E.A. Sports Today

Lone ranger

Anniston’s Okins goes it alone as only individual in national championship tournament, shoots 76-74-76 in first three rounds

Anniston’s Kenny Okins talks about his expectations for the National JUCO Golf Championship after one of his rounds in the recent Oxford City Championship. Okins is competing as an individual representing Southern Union.

By Al Muskewitz
East Alabama Sports Today

They say life is lonely when you’re playing in a college tournament as an individual without your team there for support.

Try being the only one, relegated to the first tee time every day of the event and playing with a non-competing marker who’s just out there to make sure you play on the up-and-up.

That’s the lot Anniston’s Kenny Okins has drawn as the lone individual playing in the National JUCO Golf Championship this week in Odessa, Texas. Everyone else is connected to a team that qualified in the field.

For the past two days the Southern Union freshman from White Plains has been the tournament’s dew-sweeper, going out first and basically alone. And he’ll do it again Friday in the final round. He went out as a single the first day, but the last in line.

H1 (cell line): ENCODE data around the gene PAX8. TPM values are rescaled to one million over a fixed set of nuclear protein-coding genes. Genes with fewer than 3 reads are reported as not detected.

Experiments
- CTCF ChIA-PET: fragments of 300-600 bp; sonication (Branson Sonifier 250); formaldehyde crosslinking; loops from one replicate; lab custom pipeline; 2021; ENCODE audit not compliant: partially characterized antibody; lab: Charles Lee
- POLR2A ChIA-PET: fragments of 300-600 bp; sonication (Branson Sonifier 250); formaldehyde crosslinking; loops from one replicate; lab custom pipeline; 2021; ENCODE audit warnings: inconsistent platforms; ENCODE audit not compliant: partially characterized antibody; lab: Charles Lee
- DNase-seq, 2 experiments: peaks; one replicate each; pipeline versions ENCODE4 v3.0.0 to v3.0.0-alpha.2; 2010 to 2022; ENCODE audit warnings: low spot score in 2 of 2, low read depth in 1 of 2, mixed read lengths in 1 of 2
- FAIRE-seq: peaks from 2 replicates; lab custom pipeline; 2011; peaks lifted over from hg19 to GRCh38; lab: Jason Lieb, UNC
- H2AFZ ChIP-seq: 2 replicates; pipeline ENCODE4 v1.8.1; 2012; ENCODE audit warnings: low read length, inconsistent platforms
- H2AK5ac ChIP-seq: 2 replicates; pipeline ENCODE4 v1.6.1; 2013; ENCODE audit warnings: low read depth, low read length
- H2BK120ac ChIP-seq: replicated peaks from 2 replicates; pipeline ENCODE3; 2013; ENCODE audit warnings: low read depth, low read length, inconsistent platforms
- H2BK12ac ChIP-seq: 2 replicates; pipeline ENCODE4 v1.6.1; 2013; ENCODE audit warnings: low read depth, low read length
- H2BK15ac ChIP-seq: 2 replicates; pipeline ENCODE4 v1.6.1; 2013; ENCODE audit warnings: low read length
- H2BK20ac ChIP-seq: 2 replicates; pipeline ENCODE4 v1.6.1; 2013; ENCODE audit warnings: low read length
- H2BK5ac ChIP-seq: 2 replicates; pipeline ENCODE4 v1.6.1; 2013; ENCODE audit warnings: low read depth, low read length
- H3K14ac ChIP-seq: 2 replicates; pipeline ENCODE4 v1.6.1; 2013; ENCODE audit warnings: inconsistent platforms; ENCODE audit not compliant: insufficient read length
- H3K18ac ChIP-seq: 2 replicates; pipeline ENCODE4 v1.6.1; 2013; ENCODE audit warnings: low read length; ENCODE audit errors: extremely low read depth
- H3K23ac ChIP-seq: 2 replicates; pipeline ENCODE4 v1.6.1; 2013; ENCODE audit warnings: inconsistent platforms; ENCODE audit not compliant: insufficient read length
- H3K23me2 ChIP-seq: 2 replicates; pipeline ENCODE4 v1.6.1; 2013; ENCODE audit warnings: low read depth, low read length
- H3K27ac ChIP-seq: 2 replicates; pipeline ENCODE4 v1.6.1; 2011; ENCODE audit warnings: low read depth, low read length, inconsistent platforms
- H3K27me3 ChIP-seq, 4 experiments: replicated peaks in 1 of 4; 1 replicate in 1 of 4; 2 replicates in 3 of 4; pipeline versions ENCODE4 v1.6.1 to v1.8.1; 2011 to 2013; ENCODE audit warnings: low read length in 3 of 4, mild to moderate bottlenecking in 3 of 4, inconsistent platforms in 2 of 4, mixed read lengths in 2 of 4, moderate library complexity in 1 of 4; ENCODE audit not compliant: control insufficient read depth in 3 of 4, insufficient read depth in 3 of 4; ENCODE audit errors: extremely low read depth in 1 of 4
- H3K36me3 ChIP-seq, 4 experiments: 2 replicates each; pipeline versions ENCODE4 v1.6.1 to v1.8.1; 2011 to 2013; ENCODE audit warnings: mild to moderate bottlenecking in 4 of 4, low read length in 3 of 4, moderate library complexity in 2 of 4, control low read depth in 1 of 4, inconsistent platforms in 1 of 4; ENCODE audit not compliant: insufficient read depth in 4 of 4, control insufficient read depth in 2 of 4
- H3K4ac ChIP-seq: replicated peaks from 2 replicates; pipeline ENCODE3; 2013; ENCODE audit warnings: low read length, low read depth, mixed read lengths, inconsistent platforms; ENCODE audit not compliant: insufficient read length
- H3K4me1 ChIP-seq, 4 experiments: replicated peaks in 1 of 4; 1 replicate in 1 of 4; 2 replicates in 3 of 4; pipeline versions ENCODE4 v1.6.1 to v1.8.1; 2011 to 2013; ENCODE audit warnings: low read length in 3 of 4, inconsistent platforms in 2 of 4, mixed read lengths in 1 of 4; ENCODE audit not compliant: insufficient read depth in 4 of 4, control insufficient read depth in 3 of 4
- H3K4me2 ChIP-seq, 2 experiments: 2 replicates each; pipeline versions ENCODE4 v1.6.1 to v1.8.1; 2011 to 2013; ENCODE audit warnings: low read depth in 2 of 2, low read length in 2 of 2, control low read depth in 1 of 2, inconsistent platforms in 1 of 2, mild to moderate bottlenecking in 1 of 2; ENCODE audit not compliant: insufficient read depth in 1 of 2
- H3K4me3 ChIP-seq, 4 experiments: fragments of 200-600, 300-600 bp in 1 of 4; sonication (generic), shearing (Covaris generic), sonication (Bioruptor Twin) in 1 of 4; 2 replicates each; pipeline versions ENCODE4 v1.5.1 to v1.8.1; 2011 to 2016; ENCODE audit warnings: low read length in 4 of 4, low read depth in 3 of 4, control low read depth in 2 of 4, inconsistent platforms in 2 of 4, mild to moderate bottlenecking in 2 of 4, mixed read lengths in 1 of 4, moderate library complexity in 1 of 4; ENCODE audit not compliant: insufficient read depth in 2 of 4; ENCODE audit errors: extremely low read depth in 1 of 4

The good thing about going out first and playing by yourself is you get done fast. As the last player out Tuesday, he played a five-and-a-half-hour round. He played in less than three hours and 20 minutes each of the last two days.

Playing with a non-competing marker, he shot 76 for the second time in three days Thursday and when he came off the course before most folks were even thinking about ordering lunch, his 54-hole total of 10-over-par 226 had him tied for 72nd.

“It is pretty lonely, more than the average college round, but it is almost advantageous to a measure,” he said. “Because I’m going out and playing in about three hours and 10 minutes and I’m beating a lot of the wind that kicks up in the afternoon.

“One thing I’ve kind of noticed is I’ve had to deliberately slow myself down. I’ve played with two guys from Odessa, on the team there, and they’re really just out there to make sure my score is legit and they’re getting out of my way. That being said, I’ve had to slow myself down on the greens and remember I’m playing in the National Championship and take my time.” 

He’s easy enough to find in the list of scores. Instead of scrolling through the entire scoreboard, he’s the only player on the list with an asterisk by his name.

The early tee time hasn’t completely kept him out of the West Texas winds and they’ve really done a number of his closing stretch. He has played the front in 1-under-par for three days, but had been 11-over on the back. He’s 9-over on holes 14 through 18 that have played dead into the wind.

“I am playing so much better than I’m scoring and it’s been frustrating,” he said. “The wind is very difficult here. The second day was the most frustrating. I played really well and I didn’t finish well.”

He’ll be looking to finish strong Friday. He goes out first again and hopes to put together a good round to rocket up the leaderboard.

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